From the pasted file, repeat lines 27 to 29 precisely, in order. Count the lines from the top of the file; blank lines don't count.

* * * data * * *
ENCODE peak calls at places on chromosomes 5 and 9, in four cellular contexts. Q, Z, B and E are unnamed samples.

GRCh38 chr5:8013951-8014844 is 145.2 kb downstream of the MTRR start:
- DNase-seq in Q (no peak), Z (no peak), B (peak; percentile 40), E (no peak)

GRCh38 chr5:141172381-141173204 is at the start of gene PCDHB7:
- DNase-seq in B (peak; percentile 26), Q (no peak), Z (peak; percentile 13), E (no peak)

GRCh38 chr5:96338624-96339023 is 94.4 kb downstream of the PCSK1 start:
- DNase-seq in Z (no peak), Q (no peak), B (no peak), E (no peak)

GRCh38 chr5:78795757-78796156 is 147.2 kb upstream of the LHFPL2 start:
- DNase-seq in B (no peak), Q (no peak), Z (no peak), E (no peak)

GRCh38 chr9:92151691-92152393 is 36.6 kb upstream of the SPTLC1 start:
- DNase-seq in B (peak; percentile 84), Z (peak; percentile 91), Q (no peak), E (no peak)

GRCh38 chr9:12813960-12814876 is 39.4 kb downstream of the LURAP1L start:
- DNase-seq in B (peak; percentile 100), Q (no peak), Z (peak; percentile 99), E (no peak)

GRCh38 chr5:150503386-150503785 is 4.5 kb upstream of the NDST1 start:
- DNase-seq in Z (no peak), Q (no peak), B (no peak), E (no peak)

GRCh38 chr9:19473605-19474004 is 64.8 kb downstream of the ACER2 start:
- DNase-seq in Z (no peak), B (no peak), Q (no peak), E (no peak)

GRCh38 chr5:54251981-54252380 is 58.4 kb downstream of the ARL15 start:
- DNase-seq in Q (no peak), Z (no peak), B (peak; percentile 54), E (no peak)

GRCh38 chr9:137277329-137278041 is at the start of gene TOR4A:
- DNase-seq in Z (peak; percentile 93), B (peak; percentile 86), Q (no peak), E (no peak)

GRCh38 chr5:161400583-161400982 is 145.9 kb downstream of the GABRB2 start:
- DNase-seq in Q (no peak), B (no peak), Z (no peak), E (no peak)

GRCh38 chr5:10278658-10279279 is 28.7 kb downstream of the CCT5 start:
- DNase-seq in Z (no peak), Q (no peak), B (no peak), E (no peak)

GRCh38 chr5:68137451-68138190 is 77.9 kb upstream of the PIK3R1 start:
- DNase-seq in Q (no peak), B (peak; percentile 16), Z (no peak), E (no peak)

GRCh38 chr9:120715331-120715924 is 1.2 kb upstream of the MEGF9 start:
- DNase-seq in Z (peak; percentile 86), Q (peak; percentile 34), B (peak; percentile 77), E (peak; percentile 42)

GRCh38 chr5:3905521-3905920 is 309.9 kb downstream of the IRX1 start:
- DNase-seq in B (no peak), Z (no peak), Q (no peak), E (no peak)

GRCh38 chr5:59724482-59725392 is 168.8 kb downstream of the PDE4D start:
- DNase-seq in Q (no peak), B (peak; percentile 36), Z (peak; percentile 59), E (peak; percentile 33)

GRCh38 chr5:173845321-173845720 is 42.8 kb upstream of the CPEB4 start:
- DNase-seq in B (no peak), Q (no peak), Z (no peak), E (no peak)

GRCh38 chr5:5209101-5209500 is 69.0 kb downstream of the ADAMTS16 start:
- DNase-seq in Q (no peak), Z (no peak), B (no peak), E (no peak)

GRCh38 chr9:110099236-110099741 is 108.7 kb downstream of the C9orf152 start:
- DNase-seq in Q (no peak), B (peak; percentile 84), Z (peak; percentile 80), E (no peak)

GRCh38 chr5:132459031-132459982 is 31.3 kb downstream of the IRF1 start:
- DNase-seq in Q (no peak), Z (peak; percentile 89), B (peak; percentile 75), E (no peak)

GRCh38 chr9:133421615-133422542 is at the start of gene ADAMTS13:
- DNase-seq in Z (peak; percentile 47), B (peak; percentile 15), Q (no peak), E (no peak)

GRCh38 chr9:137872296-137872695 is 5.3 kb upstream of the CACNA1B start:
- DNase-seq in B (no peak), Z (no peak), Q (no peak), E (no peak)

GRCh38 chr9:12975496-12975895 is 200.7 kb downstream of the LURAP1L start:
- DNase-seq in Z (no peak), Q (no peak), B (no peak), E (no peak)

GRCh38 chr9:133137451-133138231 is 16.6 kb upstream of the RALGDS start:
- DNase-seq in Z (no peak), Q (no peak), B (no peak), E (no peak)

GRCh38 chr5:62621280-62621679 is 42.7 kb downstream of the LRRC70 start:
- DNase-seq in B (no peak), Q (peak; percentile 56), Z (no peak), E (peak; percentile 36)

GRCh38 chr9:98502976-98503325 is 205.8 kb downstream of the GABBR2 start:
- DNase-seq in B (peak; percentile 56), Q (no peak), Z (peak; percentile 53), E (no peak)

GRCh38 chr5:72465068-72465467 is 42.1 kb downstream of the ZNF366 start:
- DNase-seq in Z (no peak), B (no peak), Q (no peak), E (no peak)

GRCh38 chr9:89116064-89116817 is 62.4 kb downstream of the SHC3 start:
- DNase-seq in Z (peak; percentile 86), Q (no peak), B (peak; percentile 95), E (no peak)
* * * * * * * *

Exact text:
- DNase-seq in Q (no peak), B (peak; percentile 16), Z (no peak), E (no peak)

GRCh38 chr9:120715331-120715924 is 1.2 kb upstream of the MEGF9 start:
- DNase-seq in Z (peak; percentile 86), Q (peak; percentile 34), B (peak; percentile 77), E (peak; percentile 42)